Sunday, February 25, 2007

ComicCon Blues

So I went to New York ComicCon - interesting experience. I'll talk about the positives first: I briefly met David Mazzucchelli and bought City of Glass from him - he came across as an incredibly nice guy. I casually told him that I often remark that he's the greatest comics artist of all time, and he humbly remarked "and they say you're full of shit, right?" I asked him about his pupil at RISD Kikuo Johnson ("I didn't really have to teach him anything" - yeah right! Like having Mazzucchelli for your teacher makes no difference!) and he signed my book. Very cool.

I also met Dan Parent, a charitable guy and artist on Betty and Veronica. He offered some more constructive criticism on my work than I would receive from Archie's editor. I was more encouraged by the fact that he had his family there with him - sometimes I get scared that choosing comics as an occupation precludes family life. Don't know if I'm ready to be a dad but I like thinking that's something I can do someday, God willing.

So I've put aside Consumed for this past week to focus on a short Archie story I planned on showing its editors. I talked with a couple people about this - some were pretty excited that I was trying something new, and similar in certain ways to my past (and popular) work on Terrell Quimby. I can tell Consumed exhausts some people, and it exhausts me sometimes as well. It was nice to focus on something light and humorous for a change. But I worked my ass off on this stuff - by the end of the week, my room looked like a complete mess, I smelled terrible (when you drink this much coffee, it seeps through your skin) and I was operating on little sleep and assorted stimulants to keep me awake.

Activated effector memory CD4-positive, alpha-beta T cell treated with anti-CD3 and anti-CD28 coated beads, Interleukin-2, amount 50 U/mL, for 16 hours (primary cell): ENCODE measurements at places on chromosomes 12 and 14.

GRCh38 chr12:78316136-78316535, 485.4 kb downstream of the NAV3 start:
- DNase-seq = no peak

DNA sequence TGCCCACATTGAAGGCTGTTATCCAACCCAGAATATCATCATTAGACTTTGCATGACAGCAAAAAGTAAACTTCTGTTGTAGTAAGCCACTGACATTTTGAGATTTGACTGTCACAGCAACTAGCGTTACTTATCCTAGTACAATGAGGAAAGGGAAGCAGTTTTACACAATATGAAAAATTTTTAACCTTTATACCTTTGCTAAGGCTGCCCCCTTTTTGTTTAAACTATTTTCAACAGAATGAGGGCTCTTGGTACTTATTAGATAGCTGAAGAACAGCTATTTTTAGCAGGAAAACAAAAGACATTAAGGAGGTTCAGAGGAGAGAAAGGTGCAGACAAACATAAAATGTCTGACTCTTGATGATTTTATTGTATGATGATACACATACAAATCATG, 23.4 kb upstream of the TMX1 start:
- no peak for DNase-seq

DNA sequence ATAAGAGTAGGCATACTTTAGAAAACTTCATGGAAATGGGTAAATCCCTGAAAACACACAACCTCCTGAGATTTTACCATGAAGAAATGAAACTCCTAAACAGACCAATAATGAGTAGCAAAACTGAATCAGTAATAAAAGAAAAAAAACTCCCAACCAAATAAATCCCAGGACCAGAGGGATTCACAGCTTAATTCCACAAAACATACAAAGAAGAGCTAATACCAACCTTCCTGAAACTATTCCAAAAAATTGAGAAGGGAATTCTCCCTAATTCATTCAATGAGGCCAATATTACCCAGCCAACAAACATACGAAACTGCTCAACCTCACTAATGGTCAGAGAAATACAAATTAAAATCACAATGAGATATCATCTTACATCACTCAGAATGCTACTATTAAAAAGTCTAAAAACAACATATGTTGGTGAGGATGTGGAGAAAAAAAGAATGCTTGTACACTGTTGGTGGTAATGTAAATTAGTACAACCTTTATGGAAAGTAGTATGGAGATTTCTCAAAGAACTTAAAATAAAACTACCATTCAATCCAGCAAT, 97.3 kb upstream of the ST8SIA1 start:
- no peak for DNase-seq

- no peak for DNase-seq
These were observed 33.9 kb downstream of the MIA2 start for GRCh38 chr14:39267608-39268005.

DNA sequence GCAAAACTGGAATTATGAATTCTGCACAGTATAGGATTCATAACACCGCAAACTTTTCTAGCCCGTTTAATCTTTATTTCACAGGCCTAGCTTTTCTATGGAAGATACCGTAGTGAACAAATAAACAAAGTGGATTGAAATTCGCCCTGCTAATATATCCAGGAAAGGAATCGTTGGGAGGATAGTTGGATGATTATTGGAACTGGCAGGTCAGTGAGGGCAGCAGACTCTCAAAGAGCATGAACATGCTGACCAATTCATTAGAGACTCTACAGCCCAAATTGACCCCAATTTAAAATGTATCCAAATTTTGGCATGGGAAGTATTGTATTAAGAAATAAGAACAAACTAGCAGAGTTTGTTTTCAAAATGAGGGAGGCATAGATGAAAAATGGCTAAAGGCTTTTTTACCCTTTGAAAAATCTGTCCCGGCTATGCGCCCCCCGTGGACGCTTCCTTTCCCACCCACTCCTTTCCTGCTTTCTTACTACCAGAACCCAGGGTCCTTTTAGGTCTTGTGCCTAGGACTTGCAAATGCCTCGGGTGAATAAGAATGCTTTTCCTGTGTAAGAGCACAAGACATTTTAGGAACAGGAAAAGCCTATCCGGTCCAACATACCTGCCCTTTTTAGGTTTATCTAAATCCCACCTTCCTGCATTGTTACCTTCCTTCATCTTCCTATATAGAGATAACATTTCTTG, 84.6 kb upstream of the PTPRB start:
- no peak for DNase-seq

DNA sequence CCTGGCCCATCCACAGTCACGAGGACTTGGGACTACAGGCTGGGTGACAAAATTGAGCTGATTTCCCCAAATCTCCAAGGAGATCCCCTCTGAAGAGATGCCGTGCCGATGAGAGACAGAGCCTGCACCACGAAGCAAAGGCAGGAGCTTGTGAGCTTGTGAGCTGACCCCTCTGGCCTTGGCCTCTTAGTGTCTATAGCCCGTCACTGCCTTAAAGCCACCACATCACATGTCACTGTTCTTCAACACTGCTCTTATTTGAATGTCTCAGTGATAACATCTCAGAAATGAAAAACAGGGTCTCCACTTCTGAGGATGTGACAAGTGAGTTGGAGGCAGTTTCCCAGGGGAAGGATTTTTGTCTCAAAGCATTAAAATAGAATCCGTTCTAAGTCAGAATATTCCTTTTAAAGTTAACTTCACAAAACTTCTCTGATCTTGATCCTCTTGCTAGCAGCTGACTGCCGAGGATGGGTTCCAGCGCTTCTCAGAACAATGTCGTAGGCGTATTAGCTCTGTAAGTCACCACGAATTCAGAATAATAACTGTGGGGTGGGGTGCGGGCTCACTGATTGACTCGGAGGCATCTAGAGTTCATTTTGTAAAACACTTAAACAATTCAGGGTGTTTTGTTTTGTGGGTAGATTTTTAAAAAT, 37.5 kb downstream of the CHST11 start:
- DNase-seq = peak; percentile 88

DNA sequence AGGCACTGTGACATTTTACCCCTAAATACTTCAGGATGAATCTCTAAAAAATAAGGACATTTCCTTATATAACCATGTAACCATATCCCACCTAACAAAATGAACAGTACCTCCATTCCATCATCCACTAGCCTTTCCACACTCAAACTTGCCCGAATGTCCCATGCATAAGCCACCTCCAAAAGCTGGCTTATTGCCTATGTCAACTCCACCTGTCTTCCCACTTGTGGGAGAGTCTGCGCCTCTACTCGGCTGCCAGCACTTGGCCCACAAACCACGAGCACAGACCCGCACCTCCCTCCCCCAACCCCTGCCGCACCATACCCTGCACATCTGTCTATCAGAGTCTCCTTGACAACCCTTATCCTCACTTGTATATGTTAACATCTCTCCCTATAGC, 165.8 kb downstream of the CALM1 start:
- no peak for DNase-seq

So it was no comfort when Archie editor Victor Gorelick gave me three minutes of his time (there was nobody at the Archie booth, incidentally, and I'd bet money I was the only artist submitting work he talked to all weekend) to tell me my characters were "way off," my art looked "amateurish", I needed to "study anatomy" and that I needed to look at Stan Goldberg's art, a guy who is very talented, but personally, I think has been mailing it in for the last ten years. He also cocked his head and looked at me funny saying "you did a lot of pages..." like it was a bad thing. Very curious. I asked for more specific, constructive criticism, and he quickly went for the first thing on my first page, telling me Jughead's hat was on wrong. He asked for a pencil and tried to draw Jughead's crown directly on top of mine. It was obvious to both of us that this wasn't working, so he drew an egg-shaped head above the one I drew to show me again. This wasn't wasn't to his liking either, so he drew another head with another crown. I guess he was happy with the second one even though it'd be tough to see the difference. The most encouraging thing he said was a completely insincere "keep at it."

The bigger disappointed was that people who run Archie seemed difficult and genuinely lacking in any sort of personal skills. And not to sound ageist, but they seem kind of ancient to be working on material for pre-teens. It's disappointing because I feel like I could write the characters well. I guess the lesson is to stick to your guns and not to expect much from editors. Whatever - I'm proud of these pages, so here they are. I still think its funnier than anything I've ever read in Archie.







Anonymous said...

Nice looking stuff.

I used to work at Archie, and I can say to you: Don't waste your time with those idiots. Archie is a washed-up brand going nowhere. Management are a bunch of socially undeveloped morons. And they treat the artists like crap.

And, yes it's true. Stan mails it in. :)

Anonymous said...

i bet those pages will, ironically, help you to get a non-archie gig one day.